Is RuPaul's Drag Race Fake?

When it comes to reality television competitions, "RuPaul's Drag Race" creates a ton of buzz and drama. The best of the best drag queens compete on the runway in front of the legendary RuPaul to be America's next drag superstar. With spinoffs like "Untucked!" offering fans additional drama stirred up by the contestants, sometimes it's easy to ask what's real and what's fake about "RuPaul's Drag Race."

The first thing to remember about any reality TV show is that nothing is as it seems. While many shows already have a concept that creates a lot of drama, producers have often sparked the iconic fights and moments that fans love. While some might not go as far as scripting reality show drama, having a little manipulation by the producers is common in show business. One notable faker is "Naked and Afraid," where not everything is as it appears. The drama might be real, but is "RuPaul's Drag Race" fake?

Parts of RuPaul's Drag Race are planned

The runway challenges in the show are a big staple. "RuPaul's Drag Race" contestants receive a theme and are tasked with creating a look with which they will strut down the catwalk. Brooke Lynn Hytes, the runner-up during Season 11, told Cosmopolitan that the catwalk themes aren't entirely a surprise. "We're sent a list of looks to bring for the runway in advance of filming. We don't know what order they're going to happen in, but we have an idea of what to bring," she said. Hytes noted that it's not specific, so any surprises a queen may pull off in the series could be genuine. But again, they had some hints along the way.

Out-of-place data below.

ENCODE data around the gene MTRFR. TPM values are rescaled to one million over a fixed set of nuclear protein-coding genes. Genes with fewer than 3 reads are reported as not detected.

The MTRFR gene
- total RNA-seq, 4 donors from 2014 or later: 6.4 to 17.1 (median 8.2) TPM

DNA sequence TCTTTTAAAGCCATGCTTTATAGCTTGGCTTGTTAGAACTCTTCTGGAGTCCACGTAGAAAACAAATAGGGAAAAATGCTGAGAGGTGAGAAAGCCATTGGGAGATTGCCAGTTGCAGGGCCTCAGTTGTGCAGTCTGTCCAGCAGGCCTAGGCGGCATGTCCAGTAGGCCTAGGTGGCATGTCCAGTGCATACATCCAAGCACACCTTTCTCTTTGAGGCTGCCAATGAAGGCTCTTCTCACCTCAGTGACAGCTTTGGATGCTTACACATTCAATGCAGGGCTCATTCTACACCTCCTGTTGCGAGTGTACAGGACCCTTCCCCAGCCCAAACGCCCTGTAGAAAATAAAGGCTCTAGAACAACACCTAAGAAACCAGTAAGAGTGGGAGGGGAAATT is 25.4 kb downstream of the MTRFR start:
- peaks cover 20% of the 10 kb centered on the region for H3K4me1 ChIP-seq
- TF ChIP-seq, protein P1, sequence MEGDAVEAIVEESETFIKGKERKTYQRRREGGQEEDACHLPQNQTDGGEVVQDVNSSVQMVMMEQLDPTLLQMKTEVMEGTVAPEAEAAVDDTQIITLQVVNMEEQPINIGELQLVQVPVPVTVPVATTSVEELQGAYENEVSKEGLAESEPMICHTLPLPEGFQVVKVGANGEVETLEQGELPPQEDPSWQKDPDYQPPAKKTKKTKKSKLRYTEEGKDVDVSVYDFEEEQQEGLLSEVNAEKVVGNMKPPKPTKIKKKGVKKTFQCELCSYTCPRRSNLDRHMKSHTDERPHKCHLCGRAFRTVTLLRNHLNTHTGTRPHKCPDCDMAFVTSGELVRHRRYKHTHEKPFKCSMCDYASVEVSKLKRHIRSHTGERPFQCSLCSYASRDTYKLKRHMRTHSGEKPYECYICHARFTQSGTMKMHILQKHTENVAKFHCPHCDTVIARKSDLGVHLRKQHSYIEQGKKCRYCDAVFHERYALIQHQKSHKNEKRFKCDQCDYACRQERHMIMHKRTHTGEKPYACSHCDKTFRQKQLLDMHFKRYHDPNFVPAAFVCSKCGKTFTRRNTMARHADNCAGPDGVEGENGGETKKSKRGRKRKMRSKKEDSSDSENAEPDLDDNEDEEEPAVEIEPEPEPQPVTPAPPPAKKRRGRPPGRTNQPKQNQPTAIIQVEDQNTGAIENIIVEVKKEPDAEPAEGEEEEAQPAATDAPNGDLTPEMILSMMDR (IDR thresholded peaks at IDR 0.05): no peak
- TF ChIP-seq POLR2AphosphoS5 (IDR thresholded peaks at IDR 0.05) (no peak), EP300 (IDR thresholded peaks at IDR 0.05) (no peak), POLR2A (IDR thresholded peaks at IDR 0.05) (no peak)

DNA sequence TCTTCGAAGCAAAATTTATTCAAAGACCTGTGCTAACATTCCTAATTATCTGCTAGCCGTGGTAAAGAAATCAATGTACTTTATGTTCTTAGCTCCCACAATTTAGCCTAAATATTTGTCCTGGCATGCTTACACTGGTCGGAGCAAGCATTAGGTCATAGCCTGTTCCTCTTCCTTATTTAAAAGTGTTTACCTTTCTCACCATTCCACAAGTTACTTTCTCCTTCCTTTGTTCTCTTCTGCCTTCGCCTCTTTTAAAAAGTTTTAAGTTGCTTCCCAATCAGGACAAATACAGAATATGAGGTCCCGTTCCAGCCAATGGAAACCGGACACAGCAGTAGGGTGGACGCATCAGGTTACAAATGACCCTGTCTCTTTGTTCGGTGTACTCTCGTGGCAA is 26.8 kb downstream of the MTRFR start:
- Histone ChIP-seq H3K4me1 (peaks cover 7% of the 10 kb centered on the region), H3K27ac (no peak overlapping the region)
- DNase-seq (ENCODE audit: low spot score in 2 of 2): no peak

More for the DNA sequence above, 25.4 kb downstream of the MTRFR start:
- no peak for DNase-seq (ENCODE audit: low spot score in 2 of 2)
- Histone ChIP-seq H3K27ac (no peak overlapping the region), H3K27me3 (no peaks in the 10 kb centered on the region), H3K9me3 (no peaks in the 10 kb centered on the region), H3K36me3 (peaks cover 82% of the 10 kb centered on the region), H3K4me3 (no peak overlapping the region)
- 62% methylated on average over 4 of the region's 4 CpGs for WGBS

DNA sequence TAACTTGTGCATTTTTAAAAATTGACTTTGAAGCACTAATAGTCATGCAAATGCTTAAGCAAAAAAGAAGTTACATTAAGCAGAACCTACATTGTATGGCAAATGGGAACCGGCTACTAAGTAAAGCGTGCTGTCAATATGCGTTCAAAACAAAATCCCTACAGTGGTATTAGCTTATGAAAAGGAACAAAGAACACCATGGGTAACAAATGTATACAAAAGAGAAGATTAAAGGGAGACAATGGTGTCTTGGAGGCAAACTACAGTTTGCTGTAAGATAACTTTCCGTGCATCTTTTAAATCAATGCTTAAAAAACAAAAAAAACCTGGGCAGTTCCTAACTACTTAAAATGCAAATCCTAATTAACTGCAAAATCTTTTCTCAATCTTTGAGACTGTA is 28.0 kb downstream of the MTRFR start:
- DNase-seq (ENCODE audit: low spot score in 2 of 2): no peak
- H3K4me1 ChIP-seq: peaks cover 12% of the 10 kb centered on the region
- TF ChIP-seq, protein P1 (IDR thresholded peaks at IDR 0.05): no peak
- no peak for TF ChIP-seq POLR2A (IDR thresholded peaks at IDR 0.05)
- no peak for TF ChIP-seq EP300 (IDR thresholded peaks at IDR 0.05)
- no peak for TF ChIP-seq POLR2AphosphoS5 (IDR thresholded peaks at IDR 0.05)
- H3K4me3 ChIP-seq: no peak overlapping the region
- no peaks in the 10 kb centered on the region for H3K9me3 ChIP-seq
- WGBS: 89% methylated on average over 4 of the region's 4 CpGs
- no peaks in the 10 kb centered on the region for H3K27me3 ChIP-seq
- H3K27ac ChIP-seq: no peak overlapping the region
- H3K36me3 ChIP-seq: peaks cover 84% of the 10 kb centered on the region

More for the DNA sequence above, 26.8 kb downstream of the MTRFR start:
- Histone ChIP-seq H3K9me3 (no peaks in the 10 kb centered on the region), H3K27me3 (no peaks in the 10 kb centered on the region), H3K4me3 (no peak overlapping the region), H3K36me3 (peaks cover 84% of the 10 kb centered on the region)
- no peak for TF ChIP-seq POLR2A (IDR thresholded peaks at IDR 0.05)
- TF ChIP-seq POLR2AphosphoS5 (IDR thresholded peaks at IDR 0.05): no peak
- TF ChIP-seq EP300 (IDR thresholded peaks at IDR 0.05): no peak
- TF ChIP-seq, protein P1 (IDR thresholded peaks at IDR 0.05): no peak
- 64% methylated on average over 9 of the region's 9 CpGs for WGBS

There's a lot of planning and forethought that goes into filming runway walks and lip-syncing battles. Have you ever wondered how the queens know every single lyric to their lip-sync battle songs (at least most of the time)? It's because they get an iPod at the top of the season with every song that will be featured. The queens listen to and learn the tracks beforehand, according to Insider. Per the outlet, during the finale — which is filmed in front of a live audience — both queens are crowned the winner. This is done to ensure that the champ isn't leaked to the public. The queens only find out if they're victorious when the finale airs, along with the rest of us. 

Editing is a big factor on RuPaul's Drag Race

As stated before, "RuPaul's Drag Race" is no different than other reality shows in the editing and filming department. During Season 10, The Vixen revealed on Instagram Live that she was asked to film her entrance multiple times (via Teen Vogue). Additionally, the outlet revealed that frankenbiting is a real thing, and it happens on the show. Frankenbiting is when the show takes someone's words or actions and edits them to give the narrative that the producers want. So, what the audience is hearing might be something that came from the queen's mouth, but the words could be dubbed over a scene to make it appear worse or to spark more drama.

Production can also use this to give someone "the villain edit," which is when someone's appearance on the show is edited to make it seem as if they were overly cruel or universally disliked by the other contestants. Jaremi Carey, who played Phi Phi O'Hara on "RuPaul's Drag Race All Stars" in 2016, told Vulture that his villain edit is "nothing like what happened on set."

"It's hard from my standpoint because fans will see this persona of somebody else, which is not real, and I've worked so hard to prove to the people that what you see on TV is not real, and then they just slapped me in the face," he said, adding that he felt "letdown," and described his experience on the show as "quite upsetting."